Are you planning a visit to Hawaii… or maybe just dreaming about it until you can make it a reality. Well, before you pack your bags, it might be wise to brush up on a few Hawaiian words. They just might come in handy. And with a little practice, you can say “aloha” (hello) to the locals and embrace the culture of Hawai‘i with the entire “ohana” (family).
DA KINE (dah-kain) – Da kine does not have a direct meaning, but is a placeholder word that refers to anything — literal or figurative — as “good” or “the best.” You will soon be setting out on da kine adventure through the beautiful island.
E KOMO MAI (eh koh-moh my) – Welcome, come in. A friendly invite you will surely hear upon your arrival.
HAU’OLI (hau-oh-lee) – Happy, glad, joyous. “Hau‘oli lā Hānau” means “Happy Birthday.”
HOALOHA (Ho-ah-loh-ha) – Beloved friend. The people of Hawai‘i will welcome you as a hoaloha and make you feel right at home.
HOLOHOLO (Ho-loh-ho-loh) – To venture out or travel for leisure. You’ll be saying, “Let’s go holoholo” before setting out on a beach adventure or a journey around the island.
KALA (kah-la) – Forgive or release, such as in the sentence “E kala mai ia’u” or “I’m sorry.” Not to be confused with “kālā,” which means money or currency.
KAPU (kah-poo) – No trespassing. Look out for signs with this word in a dangerous territory or off-limit areas.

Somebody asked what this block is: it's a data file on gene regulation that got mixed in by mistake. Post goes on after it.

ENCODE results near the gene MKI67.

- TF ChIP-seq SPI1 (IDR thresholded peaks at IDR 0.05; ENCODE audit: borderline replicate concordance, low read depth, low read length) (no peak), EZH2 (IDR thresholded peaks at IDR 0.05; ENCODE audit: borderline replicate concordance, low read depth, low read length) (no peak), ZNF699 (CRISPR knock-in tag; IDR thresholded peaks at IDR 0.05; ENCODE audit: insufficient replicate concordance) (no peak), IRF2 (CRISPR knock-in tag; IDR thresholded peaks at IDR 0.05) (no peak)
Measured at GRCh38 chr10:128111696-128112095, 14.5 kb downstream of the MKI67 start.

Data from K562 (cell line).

KEIKI (kay-kee) – Children. Your keiki will love the many fun-filled adventures available on the island and at your resort.
KŌKUA (ko-coo-ah) – Help, assistance, to extend help to others. “Mahalo for your kōkua” means “Thank you for your assistance.”
MAHALO (mah-hah-loh) – Thanks, gratitude, to thank.
MAOLI (mau-lee) – Native, indigenous, genuine. Persons of original Hawaiian descent are considered “kanaka maoli.”
MALIHINI (mah-lee-hee-nee) – Visitor, tourist, newcomer. If it’s your first visit to Hawai‘i, then you are a malihini.
MANUAHI (man-oo-a) – Free, gratis
MAUKA/MAKAI (Mao-kah/Mah-kai) – Navigate like a local with these common directional queues. Mauka means “on the mountain side,” while Makai means “on the ocean side.”
NIU (nee-ooh) – Coconut. Although first brought to the island by Polynesian voyagers, the nutrient-rich fruit has become a native staple for traditional recipes, and even building materials, tools, and apparel.
‘ONO (oh-no) – Delicious, tasty. Also, the Hawaiian name for the wahoo fish served in many restaurants and coincidentally also delicious.
PEHEA ‘OE? (pay-hay-o-a) – How are you?
PUPU (pu-pu) – Snacks, appetizers
WAHINE (wa-heen-ee) – Woman
WIKIWIKI (we-ki we-ki) – To go fast, rapid.
Now that you’re a kahuna (expert) at the alelo language (Hawaiian), it’s time for additional lessons including hula lessons and learning how to play the ukulele. Mahalo!!